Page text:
Many police officers in Tasmania will tell you they are blown away by the amount of family violence they are called to.
From Constables starting on the beat, in their first few days in many cases, it is the thing they first notice.
The amount of family violence in Tasmania, 6129 arguments and incidents over the past year, makes it "core business" for Tasmania Police.
In Northern Tasmania alone there were 1621 arguments and incidents of family violence from 2020 to 2021.
Tasmania Police Northern District Sergeant Darren Hill has been working at the front line in the police response to family violence since 2009.
Sergeant Hill is attached to the Victim Safety Response Team - the Family Violence Unit - and family violence is what he deals with every day.
In the last five to seven years family violence has become core business for Tasmania Police.- Sergeant Darren Hill
Sergeant Hill says it is not solely because of the sheer amount of family violence cases they deal with, but simply because "that's where it should be", "from a police, governmental and community perspective".
"Family violence is something nobody wants in the community. Whether that's something for a utopian society, who knows? But it's certainly something nobody wants," he says.
In Victoria, by way of comparison, the police force has an entire family violence command. It is the first of its kind in the country, and is said to be world-leading in many regards.
The command followed a Victorian Royal Commission into family violence in 2016 which presented 227 recommendations about how the state could strengthen its response to what is often described as a "behind closed doors" crime.
The Royal Commission came in the wake of landmark moments in Victorian history, and at a time when family violence in Victoria was dominating the police response more than any other state. Those landmark moments included the death of Luke Batty at the hands of his father.
His mother, Rosie Batty, has since become an ever present face in the fight against family violence.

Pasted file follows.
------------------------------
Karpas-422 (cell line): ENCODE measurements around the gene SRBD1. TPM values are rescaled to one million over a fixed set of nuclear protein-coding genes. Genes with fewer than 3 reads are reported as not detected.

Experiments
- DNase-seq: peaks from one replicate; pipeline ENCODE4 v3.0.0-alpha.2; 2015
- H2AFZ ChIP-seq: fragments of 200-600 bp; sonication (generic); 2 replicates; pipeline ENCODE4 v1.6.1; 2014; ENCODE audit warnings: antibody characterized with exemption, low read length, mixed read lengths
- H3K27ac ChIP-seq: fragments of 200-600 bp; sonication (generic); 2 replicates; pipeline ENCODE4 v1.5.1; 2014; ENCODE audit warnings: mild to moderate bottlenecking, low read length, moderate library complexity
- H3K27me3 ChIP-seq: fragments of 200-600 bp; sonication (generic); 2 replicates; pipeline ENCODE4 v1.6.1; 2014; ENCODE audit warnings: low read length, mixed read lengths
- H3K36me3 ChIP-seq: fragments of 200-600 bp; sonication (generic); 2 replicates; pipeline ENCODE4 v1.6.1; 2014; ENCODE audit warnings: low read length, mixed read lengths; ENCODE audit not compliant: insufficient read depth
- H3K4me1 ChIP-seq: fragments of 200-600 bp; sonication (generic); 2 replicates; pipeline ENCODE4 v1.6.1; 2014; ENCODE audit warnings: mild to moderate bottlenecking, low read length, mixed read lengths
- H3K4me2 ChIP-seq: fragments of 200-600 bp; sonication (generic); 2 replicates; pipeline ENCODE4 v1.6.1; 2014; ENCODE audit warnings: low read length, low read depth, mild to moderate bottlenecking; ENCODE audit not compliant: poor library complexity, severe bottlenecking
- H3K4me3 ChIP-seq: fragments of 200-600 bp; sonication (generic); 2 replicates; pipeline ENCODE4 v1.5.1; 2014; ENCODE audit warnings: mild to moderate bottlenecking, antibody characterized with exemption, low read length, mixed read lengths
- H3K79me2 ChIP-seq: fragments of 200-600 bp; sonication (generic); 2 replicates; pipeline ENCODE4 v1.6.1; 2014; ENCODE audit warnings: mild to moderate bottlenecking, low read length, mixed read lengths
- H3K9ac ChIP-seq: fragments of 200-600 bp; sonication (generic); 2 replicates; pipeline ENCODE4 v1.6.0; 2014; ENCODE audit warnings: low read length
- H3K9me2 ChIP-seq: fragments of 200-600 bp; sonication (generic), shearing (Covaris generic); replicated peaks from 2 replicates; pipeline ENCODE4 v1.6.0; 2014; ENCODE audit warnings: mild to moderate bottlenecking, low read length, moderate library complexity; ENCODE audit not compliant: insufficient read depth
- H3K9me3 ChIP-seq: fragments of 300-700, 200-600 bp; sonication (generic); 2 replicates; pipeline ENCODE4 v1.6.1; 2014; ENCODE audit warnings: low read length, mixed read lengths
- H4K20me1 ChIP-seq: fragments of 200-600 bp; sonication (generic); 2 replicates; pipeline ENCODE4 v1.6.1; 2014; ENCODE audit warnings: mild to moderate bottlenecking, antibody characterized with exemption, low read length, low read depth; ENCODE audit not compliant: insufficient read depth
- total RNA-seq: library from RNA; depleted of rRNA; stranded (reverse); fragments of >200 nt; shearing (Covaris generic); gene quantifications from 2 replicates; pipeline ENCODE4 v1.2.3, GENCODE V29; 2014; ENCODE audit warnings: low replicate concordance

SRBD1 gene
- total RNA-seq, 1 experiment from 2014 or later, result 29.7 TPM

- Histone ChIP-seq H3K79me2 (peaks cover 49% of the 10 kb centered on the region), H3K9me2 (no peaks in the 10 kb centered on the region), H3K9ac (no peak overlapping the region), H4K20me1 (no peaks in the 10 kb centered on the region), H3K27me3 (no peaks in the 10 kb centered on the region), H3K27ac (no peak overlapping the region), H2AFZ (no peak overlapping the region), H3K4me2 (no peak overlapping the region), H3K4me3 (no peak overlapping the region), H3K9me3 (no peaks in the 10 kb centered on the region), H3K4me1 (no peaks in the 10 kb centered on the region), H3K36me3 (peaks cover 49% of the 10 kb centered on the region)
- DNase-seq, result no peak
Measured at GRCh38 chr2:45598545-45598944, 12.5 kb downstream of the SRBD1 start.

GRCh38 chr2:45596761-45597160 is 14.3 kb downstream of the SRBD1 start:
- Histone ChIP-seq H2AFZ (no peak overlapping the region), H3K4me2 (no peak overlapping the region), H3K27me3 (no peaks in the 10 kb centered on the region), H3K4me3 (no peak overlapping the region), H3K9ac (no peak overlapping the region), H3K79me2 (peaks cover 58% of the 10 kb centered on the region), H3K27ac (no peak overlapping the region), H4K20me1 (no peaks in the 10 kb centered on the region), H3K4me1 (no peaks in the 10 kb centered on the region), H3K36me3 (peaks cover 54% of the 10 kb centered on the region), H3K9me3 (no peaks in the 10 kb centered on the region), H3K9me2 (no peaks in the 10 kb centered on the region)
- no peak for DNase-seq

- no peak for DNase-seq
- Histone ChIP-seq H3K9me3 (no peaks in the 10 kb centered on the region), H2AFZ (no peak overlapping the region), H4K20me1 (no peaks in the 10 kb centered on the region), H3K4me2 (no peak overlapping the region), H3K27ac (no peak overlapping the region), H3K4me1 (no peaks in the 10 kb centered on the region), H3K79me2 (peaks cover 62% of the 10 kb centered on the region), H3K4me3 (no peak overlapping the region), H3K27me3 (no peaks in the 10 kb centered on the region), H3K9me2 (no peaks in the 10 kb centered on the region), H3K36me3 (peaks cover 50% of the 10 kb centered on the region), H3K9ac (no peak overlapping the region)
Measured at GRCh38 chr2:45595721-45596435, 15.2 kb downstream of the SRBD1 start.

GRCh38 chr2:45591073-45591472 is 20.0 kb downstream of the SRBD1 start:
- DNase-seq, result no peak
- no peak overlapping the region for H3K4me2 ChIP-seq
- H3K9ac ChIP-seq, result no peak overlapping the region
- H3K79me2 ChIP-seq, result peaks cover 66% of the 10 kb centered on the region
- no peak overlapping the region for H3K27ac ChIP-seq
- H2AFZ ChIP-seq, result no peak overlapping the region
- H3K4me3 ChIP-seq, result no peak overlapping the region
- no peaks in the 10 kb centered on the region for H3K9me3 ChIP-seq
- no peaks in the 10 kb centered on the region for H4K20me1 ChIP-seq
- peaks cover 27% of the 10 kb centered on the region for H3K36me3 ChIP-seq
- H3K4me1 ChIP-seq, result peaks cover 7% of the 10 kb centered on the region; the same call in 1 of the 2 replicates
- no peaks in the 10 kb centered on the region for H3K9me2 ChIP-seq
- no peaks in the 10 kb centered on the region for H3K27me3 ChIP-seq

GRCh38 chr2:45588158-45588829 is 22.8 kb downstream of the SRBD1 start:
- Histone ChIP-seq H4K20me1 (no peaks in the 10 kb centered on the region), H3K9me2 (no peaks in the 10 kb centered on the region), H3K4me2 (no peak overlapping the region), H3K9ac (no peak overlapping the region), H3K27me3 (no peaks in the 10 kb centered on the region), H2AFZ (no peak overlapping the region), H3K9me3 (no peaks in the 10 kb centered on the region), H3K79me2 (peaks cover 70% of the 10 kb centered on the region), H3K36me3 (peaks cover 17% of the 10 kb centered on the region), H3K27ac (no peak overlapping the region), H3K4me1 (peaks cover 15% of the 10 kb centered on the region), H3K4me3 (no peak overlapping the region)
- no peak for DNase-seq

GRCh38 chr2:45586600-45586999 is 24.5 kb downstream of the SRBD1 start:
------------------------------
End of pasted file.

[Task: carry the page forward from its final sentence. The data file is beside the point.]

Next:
In the most recent Victoria Police annual report, the response of police to family violence incidents averaged out to 571 cases for every 100,000 people.
The same report highlighted there were 716 family violence order - an order designed to make it criminal for a perpetrator to have contact with the victim-survivor- breaches for every 100,000 people.
In Tasmania there are about 1133 family violence incidents or arguments for every 100,000 people. For family violence order breaches, both police and private orders, that rate was 288 for every 100,000.
And despite the statistics painting a concerning picture, Sergeant Hill says they do not tell the whole story.
He says, on average, between five and seven incidents of family violence occur before the first report, and before police ever respond.
He says this is something Tasmania Police have come to factor in when they do eventually respond, and it is at the front of their mind when they are processing the risk in front of them when called to a scene where a victim has had their nose broken or they see things out of place around the house, like a toppled over table for example.
Before Sergeant Hill and the FVU come along, it is the every day officers, often from country stations, who need to think quickly and effectively to control a situation and ensure they get the best outcomes.
"We're very aware that the first initial report made, for the vast majority of occasions isn't the first time there have been incidents," he says.
"When police do have that intervention and they start talking to the victims and going through things, you find all of the triggers in relation to a number of different [typical examples of family violence] are there.
And they've been slowing coming along and there have been multiple incidents over many years, it just hasn't been reported for a whole range of reasons.- Sergeant Darren Hill
Those typical examples, which are now being reflected more and more through legislation and in general and ongoing education, are starting to illustrate the gravity of the family violence situation in Tasmania, and the rest of Australia.